Snow, Snow, Snow
Snow is the essence of the Sami life. Snow governs all aspects of their nomadic existence. They call ice and snow by many names, a vocabulary of about 200 words. Speaking of which, the languages Arabic, Sanskrit, and the Sami language have one thing in common- they have the dual form of the noun and the verb. For example, if one is talking about apples, these languages have a form of the noun and a corresponding verb form, to represent ‘two apples’. The Sami chants resemble Sanskrit chants in intonation and sound. There are more than 10 Sami dialects.
The word ‘Seanas’ in the Sami language means the dry kind of snow that has large grains with water locked in it. This snow is seen during the spring season and in late winter too. ‘Muohtti’ means snowfall, askka means a frozen river of snow, borga is snowdrift, bulzi is a crust of snow on a tree branch or on a tool, cuohki is the crust of ice on a pasture, earbmi is the snow falling with light snow flakes, bearta is the weather after snowing when the snow becomes compact, vahca is new powdery snow, and slavzi is the utterly drenching wet snow. The Sami understanding of snow is ingrained with a deep ecological awareness that might not even be comprehended by outsiders easily. Though not a nation themselves, the Samis have a flag of their own. Red, green, yellow, and blue, the colors of this flag, are also prominent colors in the Sami traditional attire.
The Sami Flag
The Sami Life
The expert reindeer herder knows how to keep the herd in good shape and to the best use. For this, some males are castrated, some animals are periodically set aside for culling and the production of meat, some are turned into draft animals, and the total number of reindeers in a herd is kept proportionate to the size of the pasture land. The life span of a reindeer is 10 to 15 years. The male sheds its antlers after the rut while the females keep them through winter, and the pregnant ones drop it only after calving.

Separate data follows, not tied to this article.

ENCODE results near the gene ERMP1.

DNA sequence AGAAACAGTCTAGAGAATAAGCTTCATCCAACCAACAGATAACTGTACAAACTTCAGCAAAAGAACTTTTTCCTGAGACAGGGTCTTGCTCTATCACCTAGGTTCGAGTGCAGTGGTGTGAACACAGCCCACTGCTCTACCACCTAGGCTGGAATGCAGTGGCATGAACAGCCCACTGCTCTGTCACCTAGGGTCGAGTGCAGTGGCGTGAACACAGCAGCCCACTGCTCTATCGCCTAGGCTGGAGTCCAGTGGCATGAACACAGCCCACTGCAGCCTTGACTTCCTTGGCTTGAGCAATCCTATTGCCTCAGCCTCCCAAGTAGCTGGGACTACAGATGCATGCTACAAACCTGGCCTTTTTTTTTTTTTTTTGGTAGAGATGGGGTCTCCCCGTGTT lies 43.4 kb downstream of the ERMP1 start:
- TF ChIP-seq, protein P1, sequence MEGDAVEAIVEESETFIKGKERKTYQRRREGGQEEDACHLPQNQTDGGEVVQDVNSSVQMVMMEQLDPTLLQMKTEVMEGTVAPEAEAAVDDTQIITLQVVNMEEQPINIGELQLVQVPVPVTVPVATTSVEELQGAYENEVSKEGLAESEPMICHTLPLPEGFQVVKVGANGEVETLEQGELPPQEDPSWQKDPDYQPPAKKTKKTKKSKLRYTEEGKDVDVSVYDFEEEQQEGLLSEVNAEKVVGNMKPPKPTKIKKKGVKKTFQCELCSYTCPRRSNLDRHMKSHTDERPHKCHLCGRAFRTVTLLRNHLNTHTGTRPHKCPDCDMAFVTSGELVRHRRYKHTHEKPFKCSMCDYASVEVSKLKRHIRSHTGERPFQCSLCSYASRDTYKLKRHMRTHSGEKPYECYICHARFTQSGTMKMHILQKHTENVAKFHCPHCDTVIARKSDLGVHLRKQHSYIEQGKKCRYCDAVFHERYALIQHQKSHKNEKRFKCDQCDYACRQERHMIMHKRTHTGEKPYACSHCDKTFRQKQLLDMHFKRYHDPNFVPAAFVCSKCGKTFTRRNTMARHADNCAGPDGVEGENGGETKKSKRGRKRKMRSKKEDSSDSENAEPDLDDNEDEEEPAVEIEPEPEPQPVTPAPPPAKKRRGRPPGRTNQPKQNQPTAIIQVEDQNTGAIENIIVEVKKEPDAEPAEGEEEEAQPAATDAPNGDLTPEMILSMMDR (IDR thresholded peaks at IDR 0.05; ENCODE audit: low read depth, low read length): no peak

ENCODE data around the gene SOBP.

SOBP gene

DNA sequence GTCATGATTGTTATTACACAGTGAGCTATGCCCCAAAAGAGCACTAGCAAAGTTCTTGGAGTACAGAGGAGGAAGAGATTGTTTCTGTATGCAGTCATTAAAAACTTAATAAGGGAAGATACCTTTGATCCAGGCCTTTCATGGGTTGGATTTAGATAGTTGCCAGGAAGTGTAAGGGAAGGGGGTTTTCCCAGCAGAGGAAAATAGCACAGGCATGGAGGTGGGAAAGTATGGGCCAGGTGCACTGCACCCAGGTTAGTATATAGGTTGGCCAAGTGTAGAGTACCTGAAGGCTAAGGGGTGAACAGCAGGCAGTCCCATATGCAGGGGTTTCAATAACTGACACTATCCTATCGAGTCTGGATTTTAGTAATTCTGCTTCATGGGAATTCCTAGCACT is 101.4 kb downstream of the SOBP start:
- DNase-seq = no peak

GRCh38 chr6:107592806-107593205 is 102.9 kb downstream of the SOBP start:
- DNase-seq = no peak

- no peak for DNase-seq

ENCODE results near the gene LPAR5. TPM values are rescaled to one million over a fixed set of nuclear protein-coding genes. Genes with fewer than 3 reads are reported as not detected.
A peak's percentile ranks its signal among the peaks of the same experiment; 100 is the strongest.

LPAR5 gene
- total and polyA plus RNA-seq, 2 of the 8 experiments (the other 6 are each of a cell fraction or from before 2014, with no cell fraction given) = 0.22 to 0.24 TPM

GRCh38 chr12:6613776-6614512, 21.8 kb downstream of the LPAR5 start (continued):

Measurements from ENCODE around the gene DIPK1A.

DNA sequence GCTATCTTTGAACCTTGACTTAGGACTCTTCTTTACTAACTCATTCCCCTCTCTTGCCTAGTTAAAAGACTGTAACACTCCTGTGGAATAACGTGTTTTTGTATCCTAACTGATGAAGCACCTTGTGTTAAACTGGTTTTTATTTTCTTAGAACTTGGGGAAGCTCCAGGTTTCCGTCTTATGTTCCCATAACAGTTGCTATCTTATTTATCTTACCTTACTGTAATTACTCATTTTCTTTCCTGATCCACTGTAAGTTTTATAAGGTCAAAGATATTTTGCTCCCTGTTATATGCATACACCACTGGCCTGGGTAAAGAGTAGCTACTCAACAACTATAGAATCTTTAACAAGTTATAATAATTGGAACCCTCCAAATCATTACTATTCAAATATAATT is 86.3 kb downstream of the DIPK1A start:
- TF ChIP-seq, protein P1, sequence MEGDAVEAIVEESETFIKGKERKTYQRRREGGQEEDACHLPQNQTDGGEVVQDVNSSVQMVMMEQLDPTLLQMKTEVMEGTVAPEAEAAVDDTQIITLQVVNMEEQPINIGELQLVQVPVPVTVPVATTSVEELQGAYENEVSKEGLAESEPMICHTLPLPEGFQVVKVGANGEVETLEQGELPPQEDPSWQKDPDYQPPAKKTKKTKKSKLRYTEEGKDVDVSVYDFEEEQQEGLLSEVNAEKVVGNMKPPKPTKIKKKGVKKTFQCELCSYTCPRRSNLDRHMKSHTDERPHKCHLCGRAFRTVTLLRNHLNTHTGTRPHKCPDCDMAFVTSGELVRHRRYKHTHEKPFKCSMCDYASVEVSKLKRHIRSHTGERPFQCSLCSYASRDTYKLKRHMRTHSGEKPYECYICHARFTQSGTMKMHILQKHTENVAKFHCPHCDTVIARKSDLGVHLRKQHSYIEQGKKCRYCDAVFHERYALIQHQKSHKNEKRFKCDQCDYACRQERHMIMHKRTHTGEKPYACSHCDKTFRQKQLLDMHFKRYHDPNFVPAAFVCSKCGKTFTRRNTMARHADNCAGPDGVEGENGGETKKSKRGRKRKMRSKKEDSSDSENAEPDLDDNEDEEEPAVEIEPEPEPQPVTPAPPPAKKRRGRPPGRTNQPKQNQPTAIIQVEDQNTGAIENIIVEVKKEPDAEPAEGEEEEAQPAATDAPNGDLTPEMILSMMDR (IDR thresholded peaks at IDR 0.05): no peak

The Samis believe that the reindeer antlers have a direct connection with heaven and hence are sacred. They hang antlers above their places of worship. A Sami shaman would wear antlers on his or her head. Some Sami tribes even believe that they descended from the reindeer. Killing a reindeer for meat was a ritualistic and rarely chosen deed for the earlier Sami but now the meat industry has taken over resulting in mindless slaughter. The parts of the body of a reindeer that the Sami would have preserved for other uses- such as making boots and knitting- nowadays are discarded and thrown away in slaughterhouses. The fur was used to make clothes, and the antlers were modified into tools and handicrafts by the Samis. For the modern reindeer herder, there is too much competition, government control, industry demands, shrinking of pastoral lands, taxes, and a change of speed brought about by automated herding to cope with. What ensues is an age-old tradition with all its ecological nuances disappearing into a labyrinth of sheer commerce and market rules.
Threats: Climate to Mining